"Most cases start the old-fashioned way," said Ian Comisky, a partner at law firm Blank Rome LLP who represents taxpayers whose returns were flagged by the IRS. "You blab about it to a friend, colleague, spouse or girlfriend, and one of them turns you in."
Even your closest pals may be tempted to tattle, since the IRS offers whistleblowers a reward of up to 30% of any additional tax or penalties it collects from tax cheaters.
And with the popularity of social media, it's now much easier to publish private information publicly. So if you did something you think was questionable, don't post it all over Facebook.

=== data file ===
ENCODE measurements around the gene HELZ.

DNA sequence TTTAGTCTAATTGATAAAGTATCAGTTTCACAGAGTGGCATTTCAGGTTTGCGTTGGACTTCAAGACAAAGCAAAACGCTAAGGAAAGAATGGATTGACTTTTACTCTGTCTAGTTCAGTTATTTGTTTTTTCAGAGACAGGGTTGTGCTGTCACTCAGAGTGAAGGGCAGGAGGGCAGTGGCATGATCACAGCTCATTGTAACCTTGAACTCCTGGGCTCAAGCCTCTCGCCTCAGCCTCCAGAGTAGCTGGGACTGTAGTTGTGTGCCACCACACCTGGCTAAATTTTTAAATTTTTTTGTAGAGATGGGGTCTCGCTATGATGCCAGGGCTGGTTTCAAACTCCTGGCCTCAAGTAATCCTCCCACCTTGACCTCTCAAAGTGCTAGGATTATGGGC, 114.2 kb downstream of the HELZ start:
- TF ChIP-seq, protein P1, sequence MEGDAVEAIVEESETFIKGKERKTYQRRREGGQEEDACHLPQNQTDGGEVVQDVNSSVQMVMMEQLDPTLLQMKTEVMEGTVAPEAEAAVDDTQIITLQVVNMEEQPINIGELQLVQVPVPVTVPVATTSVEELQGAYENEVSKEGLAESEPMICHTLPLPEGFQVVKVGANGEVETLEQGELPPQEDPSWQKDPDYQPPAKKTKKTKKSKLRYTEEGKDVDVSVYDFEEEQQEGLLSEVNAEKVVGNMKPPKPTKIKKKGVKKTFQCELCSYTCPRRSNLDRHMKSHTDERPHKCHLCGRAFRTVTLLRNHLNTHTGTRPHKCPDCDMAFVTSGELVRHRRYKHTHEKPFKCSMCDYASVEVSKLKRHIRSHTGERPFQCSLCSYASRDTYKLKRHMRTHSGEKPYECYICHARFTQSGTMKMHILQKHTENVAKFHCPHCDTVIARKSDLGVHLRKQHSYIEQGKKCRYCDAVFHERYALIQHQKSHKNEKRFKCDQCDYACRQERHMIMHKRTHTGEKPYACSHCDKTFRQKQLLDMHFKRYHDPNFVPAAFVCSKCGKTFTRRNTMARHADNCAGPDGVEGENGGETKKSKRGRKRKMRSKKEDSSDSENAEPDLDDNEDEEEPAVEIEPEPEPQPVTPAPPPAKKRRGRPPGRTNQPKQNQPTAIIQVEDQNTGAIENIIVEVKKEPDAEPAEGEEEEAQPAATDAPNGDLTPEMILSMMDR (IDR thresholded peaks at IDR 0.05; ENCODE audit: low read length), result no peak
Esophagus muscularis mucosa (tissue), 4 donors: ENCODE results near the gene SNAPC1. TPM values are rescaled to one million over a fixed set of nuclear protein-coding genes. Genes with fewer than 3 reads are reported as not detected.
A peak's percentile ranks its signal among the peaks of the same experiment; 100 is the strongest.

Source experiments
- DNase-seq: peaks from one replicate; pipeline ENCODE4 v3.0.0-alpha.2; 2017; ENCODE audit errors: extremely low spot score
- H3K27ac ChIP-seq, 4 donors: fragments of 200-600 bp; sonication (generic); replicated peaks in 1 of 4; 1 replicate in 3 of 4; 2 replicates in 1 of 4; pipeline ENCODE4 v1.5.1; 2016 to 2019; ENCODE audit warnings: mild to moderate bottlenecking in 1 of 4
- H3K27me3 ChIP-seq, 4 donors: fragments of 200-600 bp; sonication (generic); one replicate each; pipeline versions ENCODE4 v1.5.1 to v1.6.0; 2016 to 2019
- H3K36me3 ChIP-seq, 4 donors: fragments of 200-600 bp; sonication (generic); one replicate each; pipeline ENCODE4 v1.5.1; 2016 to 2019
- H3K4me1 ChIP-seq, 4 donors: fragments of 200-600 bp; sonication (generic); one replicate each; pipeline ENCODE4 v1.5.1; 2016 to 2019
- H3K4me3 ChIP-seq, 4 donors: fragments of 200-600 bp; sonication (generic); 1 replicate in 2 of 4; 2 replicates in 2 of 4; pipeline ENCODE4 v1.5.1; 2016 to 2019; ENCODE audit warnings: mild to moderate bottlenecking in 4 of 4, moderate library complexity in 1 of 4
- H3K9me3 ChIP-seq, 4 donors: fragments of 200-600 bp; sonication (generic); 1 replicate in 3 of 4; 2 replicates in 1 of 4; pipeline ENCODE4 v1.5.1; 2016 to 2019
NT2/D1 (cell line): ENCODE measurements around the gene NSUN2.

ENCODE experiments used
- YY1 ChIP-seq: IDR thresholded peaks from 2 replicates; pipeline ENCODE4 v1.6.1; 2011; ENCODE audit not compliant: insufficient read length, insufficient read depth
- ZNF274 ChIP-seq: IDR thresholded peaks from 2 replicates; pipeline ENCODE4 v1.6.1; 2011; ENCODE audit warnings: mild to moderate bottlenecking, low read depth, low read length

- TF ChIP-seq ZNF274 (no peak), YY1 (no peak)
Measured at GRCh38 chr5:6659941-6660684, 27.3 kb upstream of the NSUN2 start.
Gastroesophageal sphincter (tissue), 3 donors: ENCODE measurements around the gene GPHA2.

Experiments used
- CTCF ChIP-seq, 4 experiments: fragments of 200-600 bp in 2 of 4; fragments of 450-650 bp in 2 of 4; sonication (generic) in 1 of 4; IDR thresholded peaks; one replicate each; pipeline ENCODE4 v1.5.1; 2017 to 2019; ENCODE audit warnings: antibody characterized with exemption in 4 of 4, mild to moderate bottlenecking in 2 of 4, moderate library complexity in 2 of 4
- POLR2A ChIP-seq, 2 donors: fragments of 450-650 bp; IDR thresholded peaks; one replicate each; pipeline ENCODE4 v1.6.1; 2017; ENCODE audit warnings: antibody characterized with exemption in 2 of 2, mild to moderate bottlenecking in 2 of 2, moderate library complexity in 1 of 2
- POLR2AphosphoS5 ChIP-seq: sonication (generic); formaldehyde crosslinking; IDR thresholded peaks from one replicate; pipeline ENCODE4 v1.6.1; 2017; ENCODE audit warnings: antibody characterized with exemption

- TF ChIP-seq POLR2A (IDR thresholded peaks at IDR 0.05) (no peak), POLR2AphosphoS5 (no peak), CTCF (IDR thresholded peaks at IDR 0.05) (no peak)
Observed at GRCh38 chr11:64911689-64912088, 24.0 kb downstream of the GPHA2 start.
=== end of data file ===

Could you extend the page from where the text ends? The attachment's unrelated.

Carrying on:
From pet pigs to Playboy magazines, here are some of the most outlandish deductions taxpayers have tried to slip past the IRS.
|The weekend America's newspapers called Donald Trump a liar|
|Charles Osgood announces Jane Pauley as his successor|
|The life and crimes of Sin City's million-dollar mail fraudster|
|Exposed: The secret powerhouse processing millions in global fraud|
|How Lester Holt is getting ready for Monday's debate|